Homecoming skit requires sweetening up by sophomores

September 10, 2018 — by Alan Zu

When I first saw the 1971 and 2005 version of “Charlie and the Chocolate Factory,” I thought both movies were fantastic and imaginative. The 1971 version’s visuals were especially magical and enhanced by the bright colors. Because of its enticing plot, “Charlie and the Chocolate Factory” is a great choice for the sophomore Homecoming theme.

The impact from all versions of “Charlie and the Chocolate Factory” — the original 1964 Roald Dahl book, the 1971 movie and the 2005 movie — is notable in pop culture. The 1971 film, named “Willy Wonka and the Chocolate Factory,” was nominated for two Academy Awards. Many of the original movie’s songs, such as “The Candyman,” are still popular.

In general, critics have preferred the old version over the new one. Movie critic Roger Ebert wrote, in 2005 on his own movie review website, that the most recent movie version is extremely disturbing for viewers.

“The problem is not simply that Willy Wonka looks like Michael Jackson; it's that in a creepy way we're not sure of his motives,” Ebert said. Willy Wonka, in the 2005 version, is performed by Johnny Depp, while the 1971 version Wonka is played by Gene Wilder.

Even so, both movies and the book still share many similarities, such as their overall plot. Charlie is chosen to go to a factory along with four other children. The others, who all misbehave in the factory, are punished for their misdeeds, and Charlie is rewarded with the entire factory.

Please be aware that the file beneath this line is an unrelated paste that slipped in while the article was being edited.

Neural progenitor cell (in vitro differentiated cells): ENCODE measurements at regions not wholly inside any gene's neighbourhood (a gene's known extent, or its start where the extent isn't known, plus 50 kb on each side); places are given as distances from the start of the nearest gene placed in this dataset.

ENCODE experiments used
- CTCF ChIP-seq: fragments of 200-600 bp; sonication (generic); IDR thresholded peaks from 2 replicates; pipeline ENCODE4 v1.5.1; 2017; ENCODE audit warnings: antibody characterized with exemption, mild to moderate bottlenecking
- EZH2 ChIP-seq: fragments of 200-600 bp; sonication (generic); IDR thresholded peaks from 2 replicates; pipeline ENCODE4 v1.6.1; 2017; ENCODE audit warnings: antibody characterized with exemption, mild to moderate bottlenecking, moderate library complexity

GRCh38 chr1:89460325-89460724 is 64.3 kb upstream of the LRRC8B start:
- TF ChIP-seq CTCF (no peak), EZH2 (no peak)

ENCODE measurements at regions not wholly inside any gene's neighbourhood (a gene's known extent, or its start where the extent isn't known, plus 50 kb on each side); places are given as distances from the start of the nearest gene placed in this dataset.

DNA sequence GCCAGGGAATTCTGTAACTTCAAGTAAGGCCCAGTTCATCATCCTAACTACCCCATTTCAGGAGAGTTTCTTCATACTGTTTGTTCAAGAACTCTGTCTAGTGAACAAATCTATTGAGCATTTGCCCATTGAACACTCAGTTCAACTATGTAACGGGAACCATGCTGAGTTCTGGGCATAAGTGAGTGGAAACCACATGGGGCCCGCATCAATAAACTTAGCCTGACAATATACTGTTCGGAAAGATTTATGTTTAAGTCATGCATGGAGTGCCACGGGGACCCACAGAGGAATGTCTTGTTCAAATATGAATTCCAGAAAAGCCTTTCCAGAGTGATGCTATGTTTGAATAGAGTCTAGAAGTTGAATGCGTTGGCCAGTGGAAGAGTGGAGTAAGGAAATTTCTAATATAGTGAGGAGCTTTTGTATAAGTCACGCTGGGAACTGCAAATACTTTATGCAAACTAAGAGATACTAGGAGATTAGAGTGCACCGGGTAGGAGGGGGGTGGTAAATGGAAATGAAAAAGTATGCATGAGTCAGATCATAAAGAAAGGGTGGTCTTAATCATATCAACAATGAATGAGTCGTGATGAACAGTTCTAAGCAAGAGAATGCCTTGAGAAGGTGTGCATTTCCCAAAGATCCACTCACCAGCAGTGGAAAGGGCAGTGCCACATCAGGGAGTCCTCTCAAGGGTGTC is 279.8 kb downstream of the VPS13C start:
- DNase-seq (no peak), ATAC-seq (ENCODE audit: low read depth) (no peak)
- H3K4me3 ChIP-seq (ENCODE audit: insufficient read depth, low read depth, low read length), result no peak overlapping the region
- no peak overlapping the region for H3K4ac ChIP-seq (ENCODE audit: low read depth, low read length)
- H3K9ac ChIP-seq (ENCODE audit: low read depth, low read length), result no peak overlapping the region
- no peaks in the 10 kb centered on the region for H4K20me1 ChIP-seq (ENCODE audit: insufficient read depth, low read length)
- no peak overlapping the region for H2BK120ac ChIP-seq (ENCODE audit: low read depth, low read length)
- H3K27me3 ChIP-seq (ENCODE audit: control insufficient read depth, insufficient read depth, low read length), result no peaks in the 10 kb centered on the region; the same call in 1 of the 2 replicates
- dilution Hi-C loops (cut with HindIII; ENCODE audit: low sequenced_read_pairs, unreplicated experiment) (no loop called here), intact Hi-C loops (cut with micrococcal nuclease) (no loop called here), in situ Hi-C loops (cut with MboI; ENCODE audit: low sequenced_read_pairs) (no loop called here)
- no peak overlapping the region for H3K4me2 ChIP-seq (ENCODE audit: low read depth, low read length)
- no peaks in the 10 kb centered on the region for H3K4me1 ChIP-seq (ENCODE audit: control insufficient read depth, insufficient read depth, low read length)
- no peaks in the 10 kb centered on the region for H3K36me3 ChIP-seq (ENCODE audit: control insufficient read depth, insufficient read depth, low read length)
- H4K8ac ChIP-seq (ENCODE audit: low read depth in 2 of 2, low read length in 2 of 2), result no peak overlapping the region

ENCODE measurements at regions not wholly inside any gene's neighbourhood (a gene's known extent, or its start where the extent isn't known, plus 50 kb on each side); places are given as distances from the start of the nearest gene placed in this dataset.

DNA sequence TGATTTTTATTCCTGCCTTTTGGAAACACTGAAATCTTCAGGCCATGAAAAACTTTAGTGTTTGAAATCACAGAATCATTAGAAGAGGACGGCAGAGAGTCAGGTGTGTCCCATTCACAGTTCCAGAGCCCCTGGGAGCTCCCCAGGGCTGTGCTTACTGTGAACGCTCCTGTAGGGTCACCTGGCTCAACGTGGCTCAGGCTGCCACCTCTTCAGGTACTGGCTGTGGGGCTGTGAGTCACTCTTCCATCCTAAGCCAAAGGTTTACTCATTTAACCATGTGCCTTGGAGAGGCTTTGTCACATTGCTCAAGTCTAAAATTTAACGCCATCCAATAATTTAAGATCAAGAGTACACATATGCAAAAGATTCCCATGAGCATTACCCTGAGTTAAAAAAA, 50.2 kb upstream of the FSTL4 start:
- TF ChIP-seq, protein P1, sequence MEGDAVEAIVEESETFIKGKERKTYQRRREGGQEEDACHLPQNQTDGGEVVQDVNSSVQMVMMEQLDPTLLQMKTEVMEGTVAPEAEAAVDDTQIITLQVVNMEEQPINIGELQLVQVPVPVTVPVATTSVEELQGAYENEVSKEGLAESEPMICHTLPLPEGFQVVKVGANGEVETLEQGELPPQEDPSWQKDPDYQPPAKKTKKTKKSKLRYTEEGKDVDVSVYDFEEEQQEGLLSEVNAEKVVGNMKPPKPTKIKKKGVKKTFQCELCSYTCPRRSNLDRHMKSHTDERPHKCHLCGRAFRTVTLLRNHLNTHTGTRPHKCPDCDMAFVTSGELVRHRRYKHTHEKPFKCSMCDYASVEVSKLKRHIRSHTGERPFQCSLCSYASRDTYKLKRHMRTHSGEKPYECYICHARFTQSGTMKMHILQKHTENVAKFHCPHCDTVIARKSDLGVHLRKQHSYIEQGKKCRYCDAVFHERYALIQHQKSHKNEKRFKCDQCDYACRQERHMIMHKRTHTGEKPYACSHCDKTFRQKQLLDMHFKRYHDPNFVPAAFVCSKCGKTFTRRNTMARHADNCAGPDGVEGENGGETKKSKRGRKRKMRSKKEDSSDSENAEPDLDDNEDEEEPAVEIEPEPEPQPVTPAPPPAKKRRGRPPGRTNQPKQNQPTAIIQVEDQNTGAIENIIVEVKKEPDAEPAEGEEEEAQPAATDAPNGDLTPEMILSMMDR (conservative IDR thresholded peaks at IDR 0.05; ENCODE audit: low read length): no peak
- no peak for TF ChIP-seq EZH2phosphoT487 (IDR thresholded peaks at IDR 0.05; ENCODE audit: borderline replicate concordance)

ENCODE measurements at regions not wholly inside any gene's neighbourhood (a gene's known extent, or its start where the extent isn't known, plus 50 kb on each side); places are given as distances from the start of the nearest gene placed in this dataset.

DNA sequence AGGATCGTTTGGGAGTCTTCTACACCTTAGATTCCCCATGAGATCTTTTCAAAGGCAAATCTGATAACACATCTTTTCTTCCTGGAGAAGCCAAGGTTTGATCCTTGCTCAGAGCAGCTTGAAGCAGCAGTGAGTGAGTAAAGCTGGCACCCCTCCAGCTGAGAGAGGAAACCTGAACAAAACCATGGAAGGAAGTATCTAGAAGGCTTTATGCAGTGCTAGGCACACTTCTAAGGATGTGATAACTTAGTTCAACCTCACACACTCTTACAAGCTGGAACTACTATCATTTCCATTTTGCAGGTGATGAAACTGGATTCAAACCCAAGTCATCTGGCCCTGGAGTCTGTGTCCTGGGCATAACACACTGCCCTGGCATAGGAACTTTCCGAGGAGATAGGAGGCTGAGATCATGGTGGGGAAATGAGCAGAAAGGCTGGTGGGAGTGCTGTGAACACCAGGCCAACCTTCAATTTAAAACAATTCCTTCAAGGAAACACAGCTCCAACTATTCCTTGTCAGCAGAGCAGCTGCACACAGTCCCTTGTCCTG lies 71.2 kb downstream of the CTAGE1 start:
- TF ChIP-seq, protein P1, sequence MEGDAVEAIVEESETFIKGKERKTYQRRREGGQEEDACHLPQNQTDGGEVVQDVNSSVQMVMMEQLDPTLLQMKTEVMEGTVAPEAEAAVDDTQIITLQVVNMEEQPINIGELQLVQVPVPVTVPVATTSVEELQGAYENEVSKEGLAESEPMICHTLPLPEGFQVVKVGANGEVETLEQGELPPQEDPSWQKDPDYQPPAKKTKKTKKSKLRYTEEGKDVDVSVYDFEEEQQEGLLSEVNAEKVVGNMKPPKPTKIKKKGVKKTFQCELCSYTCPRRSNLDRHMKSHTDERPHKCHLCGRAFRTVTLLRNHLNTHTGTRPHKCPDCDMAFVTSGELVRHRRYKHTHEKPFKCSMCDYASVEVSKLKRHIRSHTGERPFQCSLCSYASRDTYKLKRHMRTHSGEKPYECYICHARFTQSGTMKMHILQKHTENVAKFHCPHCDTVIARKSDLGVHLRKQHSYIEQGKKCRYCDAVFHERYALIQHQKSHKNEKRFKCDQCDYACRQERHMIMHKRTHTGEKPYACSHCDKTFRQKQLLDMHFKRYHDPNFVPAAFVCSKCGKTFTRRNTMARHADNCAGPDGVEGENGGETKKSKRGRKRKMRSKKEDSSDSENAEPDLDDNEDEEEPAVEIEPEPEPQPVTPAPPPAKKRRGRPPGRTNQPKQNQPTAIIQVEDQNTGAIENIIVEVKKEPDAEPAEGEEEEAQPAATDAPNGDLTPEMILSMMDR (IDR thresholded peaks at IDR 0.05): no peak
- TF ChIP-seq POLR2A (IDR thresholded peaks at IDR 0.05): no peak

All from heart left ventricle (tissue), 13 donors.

The original movie would be a more delightful inspiration for the sophomore skit. As Ebert says, the 1971 version is “delightful, funny, scary, exciting and, most of all, a genuine work of imagination.”

One aspect from the original story that the skit should definitely include is the Oompa Loompas. The Oompa Loompas, who are short, exotic, orange-skin dwarves working in Wonka’s factory and paid only with cocoa beans, create memorable dance scenes in the movie that could be an entertaining quad day number.

Another enjoyable scene occurs when Willy Wonka introduces his machines in the factory’s inventing room, which is full of imagination.

For example, Wonka adds sport shoes into a frothy mixture in order to give it “a little kick,” and each one of his machines makes strange noises as they pump or whirl chemicals to create different candies like the “Everlasting Gobstopper.” Such scenes are worth adding to bring some more charm to the Homecoming skit.

Wonka, being the owner of the chocolate factory, should be portrayed energetically. In the 2005 movie, he is excited at the strangest ideas, such as the almost-creepy puppet performance before the ticket winners enter the factory. The sophomores could portray Wonka as this eccentric character to add humor into their skit.

Many scenes from the 1971 “Charlie and the Chocolate Factory” are captivating due to their their charming creativity.

While it is impossible to perform the entire film, both movie versions include so many iconic scenes that the skit should be successful. And, with so many Oompa Loompas, main characters, and an entire town, the skit will require a vast cast in order to cover all starring or supporting roles.

 

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Photo of the week

Sophomore Isaac Sun leaps over other sophomores during their quad day on Sept. 19. Photo by Alan Zu.

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